Academic journal article Journal of Physical Education and Sport

Biomechanical Evaluation of the Push-Up Exercise of the Upper Extremities from Various Starting Points

Academic journal article Journal of Physical Education and Sport

Biomechanical Evaluation of the Push-Up Exercise of the Upper Extremities from Various Starting Points

Article excerpt

Introduction

The push-up exercise is widely used for the training of the torso (Freeman et al. 2006), the muscles of the upper extremities (Donkers et al. 1993), the serratus anterior muscle and the stabilizing muscles of the scapula (McCann et al. 1993, Decker et al. 1999). It is also used in the rehabilitation and recovery protocols mostly after injuries or surgical procedures on the glenohumeral joint (Kibler, 1998; Decker et al. 1999; Ekstrom et al. 2003; Molonge et al. 2007), during military training (Bell et al. 2000; Knapik et al. 2001; White et al. 2007) and in various protocols which study the general physical ability (Gregg et al. 2002, Lin et al. 2006). Moreover, Kotani and Tokuhiro (2002) mention the great importance that push-ups have on Activities of Daily Living (ADL) for people with Spinal Cord Injury (SCI).

Although this particular exercise is very popular and it is used as a kind of movement even in daily activities, there are very few kinesiological studies (Anderson et al. 1984). Donkers et al. (1993) specifically mention that even if push-ups is the most popular exercise which is used to strengthen the muscles and the upper extremities, there is very little data on kinematics and kinetics regarding this activity due to the difficulties in measurements.

The fact that the specific exercise is a widely spread exercise is due to the significance of the muscular group that exerts, just like the anterior cogged muscle and the muscles that standardize the scapula (Decker 1999).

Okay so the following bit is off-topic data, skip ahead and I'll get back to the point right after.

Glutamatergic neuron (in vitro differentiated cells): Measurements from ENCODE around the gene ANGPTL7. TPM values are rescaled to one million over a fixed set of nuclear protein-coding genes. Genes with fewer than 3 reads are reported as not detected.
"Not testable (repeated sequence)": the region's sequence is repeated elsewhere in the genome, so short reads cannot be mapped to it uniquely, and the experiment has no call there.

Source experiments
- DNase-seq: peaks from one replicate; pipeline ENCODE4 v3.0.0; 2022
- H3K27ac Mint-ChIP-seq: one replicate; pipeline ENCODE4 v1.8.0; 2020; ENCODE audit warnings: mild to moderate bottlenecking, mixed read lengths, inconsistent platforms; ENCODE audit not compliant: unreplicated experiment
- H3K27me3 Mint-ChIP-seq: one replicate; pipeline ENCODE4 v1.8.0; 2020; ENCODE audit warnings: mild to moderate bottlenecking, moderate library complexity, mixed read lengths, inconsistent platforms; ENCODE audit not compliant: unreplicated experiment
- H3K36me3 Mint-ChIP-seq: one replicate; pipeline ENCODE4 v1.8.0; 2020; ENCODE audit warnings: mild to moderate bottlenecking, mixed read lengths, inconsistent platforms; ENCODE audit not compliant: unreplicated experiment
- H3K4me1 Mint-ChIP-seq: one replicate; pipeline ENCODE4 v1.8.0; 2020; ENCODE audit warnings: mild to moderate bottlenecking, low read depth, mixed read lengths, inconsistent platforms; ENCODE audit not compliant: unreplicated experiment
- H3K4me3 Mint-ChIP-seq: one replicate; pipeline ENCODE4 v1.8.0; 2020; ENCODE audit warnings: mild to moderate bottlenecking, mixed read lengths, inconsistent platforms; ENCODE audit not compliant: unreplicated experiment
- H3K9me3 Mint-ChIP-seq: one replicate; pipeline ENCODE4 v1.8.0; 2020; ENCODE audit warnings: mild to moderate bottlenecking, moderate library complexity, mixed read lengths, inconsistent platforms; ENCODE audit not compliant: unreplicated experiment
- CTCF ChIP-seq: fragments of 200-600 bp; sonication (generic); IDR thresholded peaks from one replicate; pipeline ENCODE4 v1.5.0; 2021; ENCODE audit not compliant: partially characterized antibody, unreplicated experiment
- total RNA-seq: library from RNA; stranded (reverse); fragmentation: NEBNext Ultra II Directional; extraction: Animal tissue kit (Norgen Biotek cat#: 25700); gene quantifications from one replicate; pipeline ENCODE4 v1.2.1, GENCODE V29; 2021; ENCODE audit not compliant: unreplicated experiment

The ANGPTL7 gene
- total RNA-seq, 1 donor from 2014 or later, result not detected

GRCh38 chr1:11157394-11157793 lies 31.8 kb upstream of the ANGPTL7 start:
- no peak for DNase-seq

Freeman et al. (2006) mention that the standard push-up position is the one where the palms and the toes touch the ground. The anatomical curves of the spine are maintained and there is an upright body position from the glenohumeral joint to the knee joint. The hands are straight and the glenohumeral joint is right above the wrist joint. From this position the body lowers down towards the ground with a 90o flexion of the elbows, the hands are extended and it comes back to its initial position. The concentric phase of the movement is slow and the eccentric phase is explosive. To be more specific regarding the hand position, the middle finger must be under the acromio-clavicular joint (Lehman et al. 2007). Moreover, regarding the concentric phase, many researchers support that the chest should reach the ground as much as it can before the eccentric phase begins (Donkers et al. 1993). This position is the basis for all variations of the push-up exercise (Freeman et al. 2006), such as the one where the hands are placed either wider apart from the shoulders, usually at a distance 50% greater than the width between the shoulders or they are placed closer, reducing the distance from the shoulders' width at less than 50% (Donkers et al. 1993). Also, there could be a change in the height of the support base, so the upper extremities would be in a support base higher than the position of the lower extremities (positive inclination) or the lower extremities are placed higher (negative inclination), (Ludewig et al. 2004; Lehman et al. 2006; Lehman et al. 2007). There are also changes concerning the type of the support surface which can be a steady level, such as the ground or a bench or an unsteady level, such as a balance board, a Swiss ball or even a simple ball (Donkers et al. 1993; Ludewig et al. 2004; Freeman et al. 2006; Lehman et al. 2006; Lehman et al. 2007). Finally, there are other variations of this exercise some of which are easier regarding their performance and aggravation, such as the bended knees and hips position and the upright position with the upper extremities touching the wall (Hartmann & Tünnemann 1991; Lear & Gross 1998; Decker et al. 1999; Lehman et al. 2007). Decker et al. (1999) mention that performing the push-up exercise based on the knees instead of the toes is a friendlier position for the glenohumeral joint having almost the same electromyographic activity in most muscle groups. This variation is preferred mostly by people who cannot manage the standard push-up exercise due to limited strength (Hartmann & Tünnemann 1991). …

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